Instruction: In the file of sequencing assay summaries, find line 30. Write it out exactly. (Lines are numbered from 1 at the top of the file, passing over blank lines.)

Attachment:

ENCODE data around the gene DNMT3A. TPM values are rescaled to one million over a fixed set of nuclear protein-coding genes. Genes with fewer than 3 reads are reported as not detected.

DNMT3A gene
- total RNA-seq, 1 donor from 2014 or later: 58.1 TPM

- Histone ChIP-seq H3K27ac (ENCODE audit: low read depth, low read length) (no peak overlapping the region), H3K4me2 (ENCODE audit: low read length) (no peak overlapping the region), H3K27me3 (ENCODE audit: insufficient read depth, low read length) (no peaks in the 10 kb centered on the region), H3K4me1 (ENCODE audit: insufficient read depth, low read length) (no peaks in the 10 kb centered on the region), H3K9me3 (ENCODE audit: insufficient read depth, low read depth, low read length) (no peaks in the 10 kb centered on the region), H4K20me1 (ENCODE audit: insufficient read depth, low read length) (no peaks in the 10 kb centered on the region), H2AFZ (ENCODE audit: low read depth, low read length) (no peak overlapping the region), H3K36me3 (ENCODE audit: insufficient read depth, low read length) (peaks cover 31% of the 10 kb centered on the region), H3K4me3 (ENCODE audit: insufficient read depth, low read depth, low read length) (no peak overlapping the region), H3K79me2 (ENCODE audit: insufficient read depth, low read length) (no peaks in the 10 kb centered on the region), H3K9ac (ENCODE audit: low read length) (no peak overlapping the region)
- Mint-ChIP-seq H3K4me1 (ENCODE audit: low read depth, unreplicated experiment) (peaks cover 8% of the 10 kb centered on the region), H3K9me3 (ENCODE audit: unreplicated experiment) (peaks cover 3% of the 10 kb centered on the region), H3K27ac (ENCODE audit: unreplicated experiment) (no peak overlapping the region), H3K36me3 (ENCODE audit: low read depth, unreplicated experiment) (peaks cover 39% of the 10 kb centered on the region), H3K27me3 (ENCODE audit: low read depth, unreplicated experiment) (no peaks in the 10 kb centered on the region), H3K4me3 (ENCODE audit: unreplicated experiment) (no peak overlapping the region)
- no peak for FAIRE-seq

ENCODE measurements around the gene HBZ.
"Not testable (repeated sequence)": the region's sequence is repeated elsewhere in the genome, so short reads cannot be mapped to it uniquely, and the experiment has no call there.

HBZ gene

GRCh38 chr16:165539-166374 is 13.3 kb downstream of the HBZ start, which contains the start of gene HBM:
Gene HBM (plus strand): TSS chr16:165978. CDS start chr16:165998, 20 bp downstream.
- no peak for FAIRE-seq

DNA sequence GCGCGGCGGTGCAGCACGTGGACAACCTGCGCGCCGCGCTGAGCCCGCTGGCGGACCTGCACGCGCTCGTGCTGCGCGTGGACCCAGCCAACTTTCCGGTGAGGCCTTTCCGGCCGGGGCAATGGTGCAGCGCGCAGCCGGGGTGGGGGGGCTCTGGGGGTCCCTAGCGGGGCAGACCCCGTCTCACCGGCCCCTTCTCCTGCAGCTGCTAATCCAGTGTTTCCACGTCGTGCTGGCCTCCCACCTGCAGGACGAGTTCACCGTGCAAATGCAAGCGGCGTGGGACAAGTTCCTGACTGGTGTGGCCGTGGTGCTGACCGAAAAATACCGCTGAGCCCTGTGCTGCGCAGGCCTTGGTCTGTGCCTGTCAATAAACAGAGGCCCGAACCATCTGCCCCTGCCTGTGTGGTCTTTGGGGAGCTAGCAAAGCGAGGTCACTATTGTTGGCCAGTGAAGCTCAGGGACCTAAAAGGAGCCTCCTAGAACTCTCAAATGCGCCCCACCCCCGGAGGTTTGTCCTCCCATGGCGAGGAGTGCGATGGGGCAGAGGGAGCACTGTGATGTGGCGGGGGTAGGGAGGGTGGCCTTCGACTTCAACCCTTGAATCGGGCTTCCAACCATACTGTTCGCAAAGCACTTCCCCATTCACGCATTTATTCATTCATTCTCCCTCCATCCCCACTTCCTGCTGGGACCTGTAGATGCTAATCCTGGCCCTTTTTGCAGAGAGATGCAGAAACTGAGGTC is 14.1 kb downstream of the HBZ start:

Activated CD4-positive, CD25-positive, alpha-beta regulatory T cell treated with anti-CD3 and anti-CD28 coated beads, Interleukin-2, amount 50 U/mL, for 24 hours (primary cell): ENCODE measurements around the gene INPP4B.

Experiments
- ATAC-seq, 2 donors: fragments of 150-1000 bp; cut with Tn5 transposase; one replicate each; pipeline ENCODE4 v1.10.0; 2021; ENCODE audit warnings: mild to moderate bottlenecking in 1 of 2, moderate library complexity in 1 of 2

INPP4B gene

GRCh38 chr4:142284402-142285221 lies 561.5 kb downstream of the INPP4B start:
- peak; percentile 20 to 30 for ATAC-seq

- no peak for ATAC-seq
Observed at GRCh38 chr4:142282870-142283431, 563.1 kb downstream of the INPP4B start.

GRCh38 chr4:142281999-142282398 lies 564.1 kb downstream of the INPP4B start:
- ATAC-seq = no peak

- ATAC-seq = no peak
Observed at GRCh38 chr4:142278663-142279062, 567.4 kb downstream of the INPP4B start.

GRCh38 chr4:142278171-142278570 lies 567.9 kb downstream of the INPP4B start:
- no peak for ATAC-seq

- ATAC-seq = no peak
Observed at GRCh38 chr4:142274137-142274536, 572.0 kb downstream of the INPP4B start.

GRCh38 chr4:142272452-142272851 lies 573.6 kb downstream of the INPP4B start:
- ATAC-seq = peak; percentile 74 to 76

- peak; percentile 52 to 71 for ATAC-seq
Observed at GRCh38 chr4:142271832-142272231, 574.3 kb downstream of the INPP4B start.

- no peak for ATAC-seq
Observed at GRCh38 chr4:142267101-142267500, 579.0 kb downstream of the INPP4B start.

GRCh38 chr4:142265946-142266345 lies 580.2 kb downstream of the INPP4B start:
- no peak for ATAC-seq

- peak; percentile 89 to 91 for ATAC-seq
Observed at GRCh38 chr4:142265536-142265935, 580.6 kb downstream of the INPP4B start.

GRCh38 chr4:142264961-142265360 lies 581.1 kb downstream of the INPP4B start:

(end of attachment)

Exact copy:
GRCh38 chr4:142272452-142272851 lies 573.6 kb downstream of the INPP4B start: